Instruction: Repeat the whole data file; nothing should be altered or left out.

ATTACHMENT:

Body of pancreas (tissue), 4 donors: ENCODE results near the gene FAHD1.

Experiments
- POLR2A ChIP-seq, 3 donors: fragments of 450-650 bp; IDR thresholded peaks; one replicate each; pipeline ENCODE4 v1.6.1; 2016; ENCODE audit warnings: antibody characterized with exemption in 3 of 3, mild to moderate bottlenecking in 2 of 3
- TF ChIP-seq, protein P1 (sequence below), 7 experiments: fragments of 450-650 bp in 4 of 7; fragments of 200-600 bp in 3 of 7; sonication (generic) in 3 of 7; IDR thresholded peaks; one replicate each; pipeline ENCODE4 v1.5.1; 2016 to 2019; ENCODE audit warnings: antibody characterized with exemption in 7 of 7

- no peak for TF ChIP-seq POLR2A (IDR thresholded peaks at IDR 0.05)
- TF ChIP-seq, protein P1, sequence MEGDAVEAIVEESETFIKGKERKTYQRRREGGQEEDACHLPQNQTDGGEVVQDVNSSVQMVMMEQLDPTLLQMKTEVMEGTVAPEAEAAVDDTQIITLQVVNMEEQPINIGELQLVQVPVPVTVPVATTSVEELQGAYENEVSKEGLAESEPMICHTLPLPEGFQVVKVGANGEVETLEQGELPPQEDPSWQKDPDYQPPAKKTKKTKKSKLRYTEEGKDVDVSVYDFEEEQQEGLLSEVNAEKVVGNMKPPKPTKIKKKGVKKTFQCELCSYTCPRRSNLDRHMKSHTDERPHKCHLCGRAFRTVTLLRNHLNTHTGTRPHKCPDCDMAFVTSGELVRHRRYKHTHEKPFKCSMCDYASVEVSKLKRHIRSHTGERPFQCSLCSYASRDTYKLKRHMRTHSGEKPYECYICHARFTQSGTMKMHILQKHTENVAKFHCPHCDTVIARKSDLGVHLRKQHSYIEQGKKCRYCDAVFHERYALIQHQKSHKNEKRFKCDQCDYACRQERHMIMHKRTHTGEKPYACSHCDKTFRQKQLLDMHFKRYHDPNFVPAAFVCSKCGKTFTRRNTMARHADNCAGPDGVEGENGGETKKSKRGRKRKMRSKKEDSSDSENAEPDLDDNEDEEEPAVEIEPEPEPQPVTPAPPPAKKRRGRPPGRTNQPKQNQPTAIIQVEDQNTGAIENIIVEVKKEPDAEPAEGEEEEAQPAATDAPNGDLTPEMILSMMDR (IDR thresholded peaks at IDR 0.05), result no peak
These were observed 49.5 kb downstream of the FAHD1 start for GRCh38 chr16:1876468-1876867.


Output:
Body of pancreas (tissue), 4 donors: ENCODE results near the gene FAHD1.

Experiments
- POLR2A ChIP-seq, 3 donors: fragments of 450-650 bp; IDR thresholded peaks; one replicate each; pipeline ENCODE4 v1.6.1; 2016; ENCODE audit warnings: antibody characterized with exemption in 3 of 3, mild to moderate bottlenecking in 2 of 3
- TF ChIP-seq, protein P1 (sequence below), 7 experiments: fragments of 450-650 bp in 4 of 7; fragments of 200-600 bp in 3 of 7; sonication (generic) in 3 of 7; IDR thresholded peaks; one replicate each; pipeline ENCODE4 v1.5.1; 2016 to 2019; ENCODE audit warnings: antibody characterized with exemption in 7 of 7

- no peak for TF ChIP-seq POLR2A (IDR thresholded peaks at IDR 0.05)
- TF ChIP-seq, protein P1, sequence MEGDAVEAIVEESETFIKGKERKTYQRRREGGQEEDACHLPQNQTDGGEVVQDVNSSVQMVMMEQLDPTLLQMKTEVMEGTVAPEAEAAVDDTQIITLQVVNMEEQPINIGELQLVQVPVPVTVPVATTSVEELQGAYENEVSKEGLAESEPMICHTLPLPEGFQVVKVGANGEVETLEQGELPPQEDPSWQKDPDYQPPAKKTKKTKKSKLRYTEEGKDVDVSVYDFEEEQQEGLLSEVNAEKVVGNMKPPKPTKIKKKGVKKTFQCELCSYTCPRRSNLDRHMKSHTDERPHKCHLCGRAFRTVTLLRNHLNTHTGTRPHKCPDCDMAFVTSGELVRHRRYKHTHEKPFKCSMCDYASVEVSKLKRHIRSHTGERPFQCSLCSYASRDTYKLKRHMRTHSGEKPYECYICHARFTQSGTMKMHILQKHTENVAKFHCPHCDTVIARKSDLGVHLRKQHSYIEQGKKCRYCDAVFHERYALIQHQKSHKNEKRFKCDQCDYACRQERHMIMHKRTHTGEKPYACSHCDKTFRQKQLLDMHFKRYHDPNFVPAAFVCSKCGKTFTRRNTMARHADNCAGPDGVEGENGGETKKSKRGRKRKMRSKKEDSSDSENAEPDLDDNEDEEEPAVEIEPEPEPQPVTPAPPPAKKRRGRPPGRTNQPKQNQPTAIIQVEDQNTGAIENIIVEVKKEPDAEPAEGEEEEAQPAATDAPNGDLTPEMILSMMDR (IDR thresholded peaks at IDR 0.05), result no peak
These were observed 49.5 kb downstream of the FAHD1 start for GRCh38 chr16:1876468-1876867.